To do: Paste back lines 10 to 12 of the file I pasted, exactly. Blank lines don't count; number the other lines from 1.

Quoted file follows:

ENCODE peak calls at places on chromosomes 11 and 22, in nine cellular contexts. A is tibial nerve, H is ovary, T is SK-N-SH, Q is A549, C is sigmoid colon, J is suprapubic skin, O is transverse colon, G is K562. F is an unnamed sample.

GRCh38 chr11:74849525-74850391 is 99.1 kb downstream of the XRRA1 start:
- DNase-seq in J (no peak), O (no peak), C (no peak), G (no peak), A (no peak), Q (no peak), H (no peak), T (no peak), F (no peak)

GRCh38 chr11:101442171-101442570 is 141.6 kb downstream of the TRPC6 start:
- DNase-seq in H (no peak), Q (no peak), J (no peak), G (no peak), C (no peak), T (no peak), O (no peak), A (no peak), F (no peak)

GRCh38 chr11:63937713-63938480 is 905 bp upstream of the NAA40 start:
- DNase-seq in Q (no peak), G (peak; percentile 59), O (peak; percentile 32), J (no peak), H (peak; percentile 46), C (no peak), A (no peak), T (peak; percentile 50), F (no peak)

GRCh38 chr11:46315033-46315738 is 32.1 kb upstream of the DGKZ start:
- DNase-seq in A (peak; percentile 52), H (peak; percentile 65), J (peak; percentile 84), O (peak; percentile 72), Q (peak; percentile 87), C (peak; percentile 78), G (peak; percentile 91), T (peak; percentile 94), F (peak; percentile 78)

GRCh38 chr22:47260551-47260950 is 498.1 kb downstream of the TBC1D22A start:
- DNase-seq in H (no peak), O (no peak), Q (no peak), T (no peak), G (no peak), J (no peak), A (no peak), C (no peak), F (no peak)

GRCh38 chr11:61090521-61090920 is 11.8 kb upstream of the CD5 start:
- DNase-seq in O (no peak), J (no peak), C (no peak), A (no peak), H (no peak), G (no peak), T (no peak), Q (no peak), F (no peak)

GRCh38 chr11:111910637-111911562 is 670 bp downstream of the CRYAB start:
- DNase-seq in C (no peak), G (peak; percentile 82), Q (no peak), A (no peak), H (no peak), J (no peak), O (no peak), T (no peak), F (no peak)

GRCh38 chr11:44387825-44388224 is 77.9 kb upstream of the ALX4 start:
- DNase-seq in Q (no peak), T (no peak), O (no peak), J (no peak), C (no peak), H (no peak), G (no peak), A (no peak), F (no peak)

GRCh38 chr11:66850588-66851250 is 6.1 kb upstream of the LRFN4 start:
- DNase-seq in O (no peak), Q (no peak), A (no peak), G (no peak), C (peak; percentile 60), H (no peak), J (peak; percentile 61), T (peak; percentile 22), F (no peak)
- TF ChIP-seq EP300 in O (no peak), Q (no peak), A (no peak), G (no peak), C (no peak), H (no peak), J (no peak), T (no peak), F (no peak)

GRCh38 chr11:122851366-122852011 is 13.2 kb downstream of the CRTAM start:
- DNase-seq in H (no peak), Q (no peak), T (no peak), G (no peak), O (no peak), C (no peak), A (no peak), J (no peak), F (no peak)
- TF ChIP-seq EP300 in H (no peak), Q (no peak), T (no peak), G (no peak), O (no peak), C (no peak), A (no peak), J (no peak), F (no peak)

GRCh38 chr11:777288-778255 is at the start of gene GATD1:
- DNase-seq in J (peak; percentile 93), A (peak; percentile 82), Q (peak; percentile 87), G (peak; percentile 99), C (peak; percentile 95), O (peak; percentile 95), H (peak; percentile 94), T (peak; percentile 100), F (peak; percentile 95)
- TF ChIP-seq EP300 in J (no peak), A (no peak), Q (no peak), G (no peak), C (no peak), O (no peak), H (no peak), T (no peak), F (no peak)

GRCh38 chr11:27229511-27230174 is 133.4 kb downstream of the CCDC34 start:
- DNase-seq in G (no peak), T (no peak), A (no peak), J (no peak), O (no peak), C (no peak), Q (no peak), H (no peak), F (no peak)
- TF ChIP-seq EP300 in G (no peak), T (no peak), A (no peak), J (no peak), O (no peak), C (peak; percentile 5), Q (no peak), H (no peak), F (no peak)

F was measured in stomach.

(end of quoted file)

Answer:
GRCh38 chr22:47260551-47260950 is 498.1 kb downstream of the TBC1D22A start:
- DNase-seq in H (no peak), O (no peak), Q (no peak), T (no peak), G (no peak), J (no peak), A (no peak), C (no peak), F (no peak)

GRCh38 chr11:61090521-61090920 is 11.8 kb upstream of the CD5 start: